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Arizona’s men’s basketball program was hit with a new allegation Wednesday, when Yahoo reported that former assistant coach Book Richardson discussed paying $40,000 to get former player Rawle Alkins immediately eligible to play in college.

Yahoo reported that Richardson said he paid an unnamed high school coach to add a course to Alkins’ academic record so that he would have enough core credits to become academically eligible as a freshman in 2016-17.

Yahoo’s story cited a 1,500-word transcript of a July 2017 conversation that included Richardson, aspiring agent Christian Dawkins, financial advisor Munish Sood and two undercover FBI agents. The transcript, which is public record, was not used as evidence in this spring’s basketball corruption trial in New York.

Yahoo also reported that it viewed an email sent to the NCAA from the attorney of former UA assistant coach Mark Phelps, Alabama-based Don Jackson. In it, Jackson said questioning from NCAA enforcement officials indicated they were aware Richardson “was implicated in the $40,000.00 transaction with the high school coach.”

Phelps was removed from Arizona's staff in February after reported allegations of academic fraud involving then-UA recruit Shareef O'Neal; university officials allowed his contract to expire at the end of June. 

A UA spokesman said Wednesday that the school is “not commenting on ongoing investigations.” Craig Mordock, the New Orleans attorney who represented Richardson through his May sentencing, declined comment. Multiple attempts to reach Jackson for comment were unsuccessful, and an email to UA outside counsel Paul Kelly was not returned.

Alkins, a five-star recruit, played for Christ The King High School in Queens, New York, before transferring to Word of God Academy in Raleigh, North Carolina, as a senior. Alkins graduated from Word of God in 2016 and played two seasons for the Wildcats before leaving for professional basketball in 2018. He was not taken in the NBA draft but signed a two-way contract with the Chicago Bulls. Alkins spent most of last season in the G League.

Yahoo said Richardson’s conversation with Dawkins and the undercover agents revolved around a course at Bishop Ford High School in Brooklyn, which closed in 2014.

Yahoo reported that Richardson said he initially resisted paying the coach but returned because, “He had the school seal, and the great thing about the seal that he had, the school, and Bishop Ford closed down in Brooklyn, so you can’t investigate. … So, when the NCAA says I need to see the coursework and all — the school’s closed.”

Richardson said the coach’s plan to alter the transcript and get paid for it was “ingenious,” Yahoo reported. Richardson did not say on the tape where he obtained the $40,000.

Because he reached a plea agreement in January in which he admitted to taking $20,000 in bribes, Richardson was not a defendant in the federal trial in April and May. During the trial, however, jurors heard a recording of Richardson saying he was feeling so much financial pressure from paying players that he tapped into his retirement account. Richardson also said he was paying Alkins' cousin about $2,000 a month.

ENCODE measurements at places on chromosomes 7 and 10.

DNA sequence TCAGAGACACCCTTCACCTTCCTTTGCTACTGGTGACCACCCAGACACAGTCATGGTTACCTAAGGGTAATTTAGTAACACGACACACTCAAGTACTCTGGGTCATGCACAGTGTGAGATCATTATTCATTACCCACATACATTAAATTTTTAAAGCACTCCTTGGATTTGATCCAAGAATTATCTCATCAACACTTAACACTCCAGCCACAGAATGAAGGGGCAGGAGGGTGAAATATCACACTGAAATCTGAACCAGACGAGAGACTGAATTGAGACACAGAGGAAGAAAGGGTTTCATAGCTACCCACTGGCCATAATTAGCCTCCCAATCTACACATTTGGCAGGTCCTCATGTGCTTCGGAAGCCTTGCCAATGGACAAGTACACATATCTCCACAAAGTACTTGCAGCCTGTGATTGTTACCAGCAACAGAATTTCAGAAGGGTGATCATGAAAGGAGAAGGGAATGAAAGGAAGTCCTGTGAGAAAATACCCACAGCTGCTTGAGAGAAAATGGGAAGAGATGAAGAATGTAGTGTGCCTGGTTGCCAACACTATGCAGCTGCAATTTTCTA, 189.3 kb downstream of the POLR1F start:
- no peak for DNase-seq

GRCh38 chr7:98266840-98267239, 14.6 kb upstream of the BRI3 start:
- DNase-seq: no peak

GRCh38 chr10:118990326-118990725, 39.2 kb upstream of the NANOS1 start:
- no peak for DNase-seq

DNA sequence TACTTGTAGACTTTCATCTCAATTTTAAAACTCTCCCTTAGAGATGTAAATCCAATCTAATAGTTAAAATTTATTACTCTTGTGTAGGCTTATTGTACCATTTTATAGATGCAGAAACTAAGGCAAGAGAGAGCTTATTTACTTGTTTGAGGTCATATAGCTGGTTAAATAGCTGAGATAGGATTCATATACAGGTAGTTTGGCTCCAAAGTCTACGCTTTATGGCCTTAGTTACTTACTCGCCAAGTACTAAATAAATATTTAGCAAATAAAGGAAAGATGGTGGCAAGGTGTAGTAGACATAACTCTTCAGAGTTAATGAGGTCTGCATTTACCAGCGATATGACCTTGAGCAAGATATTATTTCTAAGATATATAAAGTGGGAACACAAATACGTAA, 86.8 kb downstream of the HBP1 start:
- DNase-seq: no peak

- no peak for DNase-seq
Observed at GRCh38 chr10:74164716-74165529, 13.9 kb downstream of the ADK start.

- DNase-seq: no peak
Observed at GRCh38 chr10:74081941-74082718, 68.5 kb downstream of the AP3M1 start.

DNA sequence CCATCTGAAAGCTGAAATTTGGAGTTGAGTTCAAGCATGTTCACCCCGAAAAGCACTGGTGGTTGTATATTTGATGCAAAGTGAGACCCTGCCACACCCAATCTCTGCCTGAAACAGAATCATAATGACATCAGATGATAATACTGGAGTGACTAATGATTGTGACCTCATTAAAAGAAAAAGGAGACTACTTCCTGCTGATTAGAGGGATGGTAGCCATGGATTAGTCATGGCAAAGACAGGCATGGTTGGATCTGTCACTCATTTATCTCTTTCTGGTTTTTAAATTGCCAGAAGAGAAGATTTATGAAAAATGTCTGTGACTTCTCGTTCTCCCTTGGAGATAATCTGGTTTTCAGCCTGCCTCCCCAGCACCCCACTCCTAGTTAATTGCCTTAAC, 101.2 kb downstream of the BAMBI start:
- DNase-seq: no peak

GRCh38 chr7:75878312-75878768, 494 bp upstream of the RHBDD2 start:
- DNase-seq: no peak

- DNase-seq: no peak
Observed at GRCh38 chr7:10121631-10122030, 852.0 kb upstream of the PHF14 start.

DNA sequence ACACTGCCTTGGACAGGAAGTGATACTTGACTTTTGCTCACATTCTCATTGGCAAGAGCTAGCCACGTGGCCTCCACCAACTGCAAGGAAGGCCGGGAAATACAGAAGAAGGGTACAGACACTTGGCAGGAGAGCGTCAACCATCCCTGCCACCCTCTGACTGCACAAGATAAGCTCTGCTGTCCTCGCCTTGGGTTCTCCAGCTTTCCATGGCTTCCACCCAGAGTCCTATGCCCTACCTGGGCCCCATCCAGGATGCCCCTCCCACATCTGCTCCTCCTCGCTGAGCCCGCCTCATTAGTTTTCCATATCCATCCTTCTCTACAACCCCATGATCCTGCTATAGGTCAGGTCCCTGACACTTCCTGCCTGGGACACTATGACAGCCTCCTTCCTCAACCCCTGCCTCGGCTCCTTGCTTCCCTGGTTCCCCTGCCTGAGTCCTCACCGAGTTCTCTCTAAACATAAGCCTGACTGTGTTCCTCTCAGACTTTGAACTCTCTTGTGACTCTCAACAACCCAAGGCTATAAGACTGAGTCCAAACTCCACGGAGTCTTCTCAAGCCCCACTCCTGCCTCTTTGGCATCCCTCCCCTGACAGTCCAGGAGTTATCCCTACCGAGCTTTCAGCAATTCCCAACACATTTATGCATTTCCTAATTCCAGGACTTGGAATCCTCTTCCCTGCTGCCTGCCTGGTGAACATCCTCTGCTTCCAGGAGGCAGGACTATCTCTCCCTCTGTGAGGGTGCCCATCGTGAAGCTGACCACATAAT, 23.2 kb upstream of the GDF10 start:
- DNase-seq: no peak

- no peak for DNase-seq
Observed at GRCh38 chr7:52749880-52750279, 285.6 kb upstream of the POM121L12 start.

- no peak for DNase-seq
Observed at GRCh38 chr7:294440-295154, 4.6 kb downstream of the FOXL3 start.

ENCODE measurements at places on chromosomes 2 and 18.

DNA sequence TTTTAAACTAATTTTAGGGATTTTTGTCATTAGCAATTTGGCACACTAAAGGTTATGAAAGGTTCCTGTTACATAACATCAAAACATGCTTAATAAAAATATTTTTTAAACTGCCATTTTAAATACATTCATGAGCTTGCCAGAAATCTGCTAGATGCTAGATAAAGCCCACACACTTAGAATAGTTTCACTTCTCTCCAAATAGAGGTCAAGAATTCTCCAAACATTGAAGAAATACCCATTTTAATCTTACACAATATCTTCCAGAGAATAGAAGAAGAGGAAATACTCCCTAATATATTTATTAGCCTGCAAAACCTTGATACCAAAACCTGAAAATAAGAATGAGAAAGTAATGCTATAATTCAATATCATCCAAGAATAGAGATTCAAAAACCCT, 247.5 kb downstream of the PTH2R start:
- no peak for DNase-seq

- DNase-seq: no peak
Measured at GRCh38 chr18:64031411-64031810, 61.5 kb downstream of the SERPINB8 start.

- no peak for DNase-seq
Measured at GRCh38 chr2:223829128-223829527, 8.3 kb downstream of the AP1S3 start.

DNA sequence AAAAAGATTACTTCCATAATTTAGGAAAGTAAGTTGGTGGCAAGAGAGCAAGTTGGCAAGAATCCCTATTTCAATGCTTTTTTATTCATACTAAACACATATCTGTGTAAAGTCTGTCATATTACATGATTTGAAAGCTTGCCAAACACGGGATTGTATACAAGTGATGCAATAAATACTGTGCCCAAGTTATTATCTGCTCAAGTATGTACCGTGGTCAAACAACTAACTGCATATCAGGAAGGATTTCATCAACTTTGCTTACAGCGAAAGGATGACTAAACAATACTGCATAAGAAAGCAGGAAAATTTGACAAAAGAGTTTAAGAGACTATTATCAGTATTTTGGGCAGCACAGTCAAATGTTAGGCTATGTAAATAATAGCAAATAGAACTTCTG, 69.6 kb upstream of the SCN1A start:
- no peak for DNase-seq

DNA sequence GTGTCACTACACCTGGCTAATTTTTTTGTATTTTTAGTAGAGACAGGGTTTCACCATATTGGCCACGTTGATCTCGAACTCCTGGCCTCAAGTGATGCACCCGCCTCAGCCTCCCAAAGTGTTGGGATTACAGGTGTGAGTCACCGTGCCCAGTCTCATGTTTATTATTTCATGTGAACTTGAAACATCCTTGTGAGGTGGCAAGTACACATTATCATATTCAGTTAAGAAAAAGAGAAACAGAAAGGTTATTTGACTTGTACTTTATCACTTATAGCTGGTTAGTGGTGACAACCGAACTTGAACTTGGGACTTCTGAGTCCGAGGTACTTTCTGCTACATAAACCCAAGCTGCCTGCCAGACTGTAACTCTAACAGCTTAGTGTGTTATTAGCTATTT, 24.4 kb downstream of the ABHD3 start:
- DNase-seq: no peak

In the July 2017 transcript cited by Yahoo, Richardson said Alkins’ academic records were an example of the difficulty that came with handling the demands of recruits, their families and handlers.

“Is it something different (to take care of) each year? It is,” Richardson said, according to Yahoo. “Like I said, $40,000 to do that was totally extreme. If I had the chance to do it all over again, I would not do it. I’d try to barter something. I’d give blood. I’d give semen, something.”

In June, Richardson was sentenced to three months in prison. He reported in July to New York's Otisville federal prison and is scheduled for release on Oct. 17. Richardson and former Oklahoma State coach Lamont Evans are the only basketball figures currently incarcerated as a result of the federal probe.

The UA acknowledged in May that an NCAA investigation into its men’s basketball program was ongoing. Academic fraud is among the most serious (Level 1) NCAA violations. The UA is also facing pay-for-play allegations, including a claim from Richardson on a recording that UA head coach Sean Miller “bought” former star Deandre Ayton for $10,000 a month.

Asked earlier this month about Richardson’s comments in the recordings played during the spring trial, Miller said he was told by university officials not to comment.

Previously, Miller has adamantly denied paying players, and Richardson said following his sentencing that he had “no knowledge of Sean Miller paying players or attempting to pay them … I was on trial (and) no one else.”

Regardless, Miller could face discipline under NCAA Bylaw 11.1.1.1, in which head coaches are held responsible for the actions of their direct and indirect reports unless they can rebut the presumption of responsibility. Miller’s contract states he can be fired for cause if found guilty of “material or repetitive violations” of NCAA or Pac-12 rules; a clause added to his deal in 2018 states Miller will lose $1 million of his “longevity fund” if he is criminally charged or found guilty of a Level 1 NCAA violation.

Miller is under contract through the 2020-21 season. He is scheduled to make $2.8 million in guaranteed compensation this season.

This article originally ran on tucson.com.

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